petrified carpet foam - Posted by Anne

Posted by Anne on January 24, 2000 at 12:10:43:

Hi Nancy,
Thanks for your post. Since the floor appears to be in good shape (at least in the places I’ve looked at so far) I’m hoping to avoid refinishing- but would like to get the red stuff up. My contractor suggested buffing with acetone and cheesecloth after the red stuff is gone, then using floor oil. I’ll keep in mind what you say about the paint stripper though.
Thanks, Anne

petrified carpet foam - Posted by Anne

Posted by Anne on January 24, 2000 at 10:59:29:

Hi all,
I’ve got a 20-year old carpet on top of a 20-year old foam pad in the living room of my recently purchased rental house. Underneath is a lovely blonde maple floor in great shape. Only problem is that beneath the 20-year old pad is another much older red pad that has petrified- it’s very thin, hard and crusty. I’ve begun to cut up the carpet for removal, but the red stuff is stuck to the wood in places, and will require time and effort to remove. I can’t scrape without scratching the wood. In addition, the wood has a red tinge from the old foam. Water won’t clean it, but acetone gets the wood back to normal color (but doesn’t remove the red clumps). Anyone have any experience with this kind of project?

Re: petrified carpet foam - Posted by Jim IL

Posted by Jim IL on January 25, 2000 at 12:13:53:

Even though you are hoping to avoid sanding, it may be the best route.
Remember, after you remove the “Red stuff” from the floor, there may be other imperfections that come to light, like scratches and grooves.
I did a floor last year like this.
The carpet has disintegrated and the padding (two layers too) was hard as a rock and stuck to the floor.
We used a “remover” solution we bought at “Home Depot” for getting the padding and some glue up.
Next, we rented a drum sander from the local rent-all store.
That took all day, but the floor was smooth as a babies bottom.
We then put a coat of poly-something or other on it, let it dry, and applied another coat.
The floor turned out great, and made the home bright ans looking rather new.
We got it sold fast.
In my area, hard wood floors are returning to popularity, so that was a plus for us.
This was hard work, and took us a total of three days to do, but only cost me about $300 to redo an entire 1300 sq/ft house.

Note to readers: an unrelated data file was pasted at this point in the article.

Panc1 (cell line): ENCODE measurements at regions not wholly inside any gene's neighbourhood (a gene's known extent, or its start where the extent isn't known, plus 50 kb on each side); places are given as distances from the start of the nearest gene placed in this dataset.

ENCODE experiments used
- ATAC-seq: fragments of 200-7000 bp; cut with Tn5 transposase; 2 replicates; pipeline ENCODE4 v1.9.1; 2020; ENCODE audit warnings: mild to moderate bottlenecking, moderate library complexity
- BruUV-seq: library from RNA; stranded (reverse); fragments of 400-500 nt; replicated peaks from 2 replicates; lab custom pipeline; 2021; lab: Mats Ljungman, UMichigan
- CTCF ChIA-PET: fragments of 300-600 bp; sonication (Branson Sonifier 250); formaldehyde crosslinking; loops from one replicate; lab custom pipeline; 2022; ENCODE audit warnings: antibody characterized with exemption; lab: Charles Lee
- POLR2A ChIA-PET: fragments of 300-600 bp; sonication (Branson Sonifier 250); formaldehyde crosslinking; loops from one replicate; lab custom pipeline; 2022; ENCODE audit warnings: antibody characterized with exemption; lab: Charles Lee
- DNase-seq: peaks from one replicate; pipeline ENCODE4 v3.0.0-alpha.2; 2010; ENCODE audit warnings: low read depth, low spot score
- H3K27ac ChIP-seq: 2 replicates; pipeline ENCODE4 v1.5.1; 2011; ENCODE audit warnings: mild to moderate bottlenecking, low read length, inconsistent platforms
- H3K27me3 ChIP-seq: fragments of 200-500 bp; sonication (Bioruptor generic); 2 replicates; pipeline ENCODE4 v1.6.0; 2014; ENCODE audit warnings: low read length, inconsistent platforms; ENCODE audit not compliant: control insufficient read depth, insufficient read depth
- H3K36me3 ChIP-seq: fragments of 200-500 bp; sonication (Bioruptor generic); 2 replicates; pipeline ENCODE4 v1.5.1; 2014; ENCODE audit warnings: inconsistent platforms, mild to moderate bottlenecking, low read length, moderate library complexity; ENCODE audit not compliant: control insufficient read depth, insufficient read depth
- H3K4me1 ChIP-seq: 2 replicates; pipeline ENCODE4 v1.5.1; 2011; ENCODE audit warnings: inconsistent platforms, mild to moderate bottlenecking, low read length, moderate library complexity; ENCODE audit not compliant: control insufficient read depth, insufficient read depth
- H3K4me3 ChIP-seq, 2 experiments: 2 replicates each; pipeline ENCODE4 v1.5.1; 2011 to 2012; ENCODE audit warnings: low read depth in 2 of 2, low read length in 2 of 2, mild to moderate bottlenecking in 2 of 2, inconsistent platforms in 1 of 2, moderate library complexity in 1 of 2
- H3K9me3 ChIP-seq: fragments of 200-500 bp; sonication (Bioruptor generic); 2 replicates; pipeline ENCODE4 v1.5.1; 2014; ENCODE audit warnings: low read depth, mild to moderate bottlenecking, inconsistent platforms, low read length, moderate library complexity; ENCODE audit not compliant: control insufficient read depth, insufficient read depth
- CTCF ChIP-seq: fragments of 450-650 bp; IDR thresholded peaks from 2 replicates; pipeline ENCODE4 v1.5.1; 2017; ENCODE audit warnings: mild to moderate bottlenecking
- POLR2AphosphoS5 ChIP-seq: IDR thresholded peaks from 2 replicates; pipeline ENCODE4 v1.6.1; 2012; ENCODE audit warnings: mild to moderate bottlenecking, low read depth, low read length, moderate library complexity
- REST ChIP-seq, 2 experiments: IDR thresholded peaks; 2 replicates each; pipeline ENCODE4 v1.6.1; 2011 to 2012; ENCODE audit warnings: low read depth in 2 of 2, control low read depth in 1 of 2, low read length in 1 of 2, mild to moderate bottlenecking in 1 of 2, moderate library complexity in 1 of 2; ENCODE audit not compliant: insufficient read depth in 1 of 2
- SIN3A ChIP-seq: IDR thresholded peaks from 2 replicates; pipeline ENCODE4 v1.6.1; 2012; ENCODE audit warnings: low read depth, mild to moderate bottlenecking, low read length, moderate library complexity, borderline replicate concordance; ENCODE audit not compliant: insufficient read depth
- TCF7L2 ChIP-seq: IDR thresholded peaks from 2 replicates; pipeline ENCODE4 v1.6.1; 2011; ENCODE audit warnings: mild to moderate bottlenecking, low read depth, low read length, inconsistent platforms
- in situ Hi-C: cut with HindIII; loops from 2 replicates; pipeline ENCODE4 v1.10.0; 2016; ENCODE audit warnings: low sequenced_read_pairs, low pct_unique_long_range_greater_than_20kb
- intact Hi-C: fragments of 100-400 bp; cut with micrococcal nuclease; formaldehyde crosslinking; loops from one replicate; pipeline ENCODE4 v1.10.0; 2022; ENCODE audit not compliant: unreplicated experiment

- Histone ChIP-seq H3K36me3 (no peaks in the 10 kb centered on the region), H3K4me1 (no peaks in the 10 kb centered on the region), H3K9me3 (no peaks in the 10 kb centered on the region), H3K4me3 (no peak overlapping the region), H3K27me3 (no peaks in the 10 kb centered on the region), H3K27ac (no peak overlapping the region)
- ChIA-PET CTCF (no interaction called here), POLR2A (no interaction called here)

Well worth it in my book.

Good luck,
Jim IL

Re: petrified carpet foam - Posted by Nicole_AZ

Posted by Nicole_AZ on January 25, 2000 at 10:25:07:

If this is a property that you are planning on renting (it wasn’t completely clear from your post), I would advise against wood floors unless it is an upscale house that will have more responsible tenants. A lot of things can damage wood floors and you will be looking at repair jobs after every vacancy.

Re: petrified carpet foam - Posted by Tim Jensen

Posted by Tim Jensen on January 24, 2000 at 21:44:03:


The easiest and best way to handle this problem is to hire a company to come in and SAND ONLY the floors. Then all you have to do is come back and apply the sealer. There is no need to waste a lot of time with this. In my area, I have a guy who will sand only the floors for $1.00 a square foot. It is money well spent.

Good Luck,

Tim Jensen

Re: petrified carpet foam - Posted by GL

Posted by GL on January 24, 2000 at 17:24:11:

I have removed tile laid on hardwood floors with black glue, and also with black glue and felt paper. What a mess! The worst! What a H of a job!

If I ever run into that again I will put in new carpet or linoleum. Quicker cleaner and cheaper. I recommend you do the same.

If it is for your own use, and you are nuts about hardwood floors ( or just plain nuts) you will have to experiment. Try a scraper on a small section. One of those razor blade jobs from the hardware. Maybe some Varsol (paint thinner not stripper). Open all the windows and doors.

Or a heat gun may soften it and lift it up.Along with a scraper.

If you use acetone or paint stripper you are in danger of permanent lung damage from the fumes.

Re: petrified carpet foam - Posted by Nancy Cason

Posted by Nancy Cason on January 24, 2000 at 11:27:29:

If you are going to redo the floors, that will require sanding and 2-3 coats of polyurethane.

So if that is what you intend - try a little paint stripper to see if that will remove the old foam.

If you use paint stripper on the entire floor prior to sanding it may make the job quicker. If you use the orbital sander it takes a very long time to get down to the new wood.

A drum sander is quicker but harder to use.

After reading a couple of post here on refinishing floors. My husband and I used the orbital sander and we were exhausted by the end of the day. The floors came out nice. However it really is a lot of work.

Have fun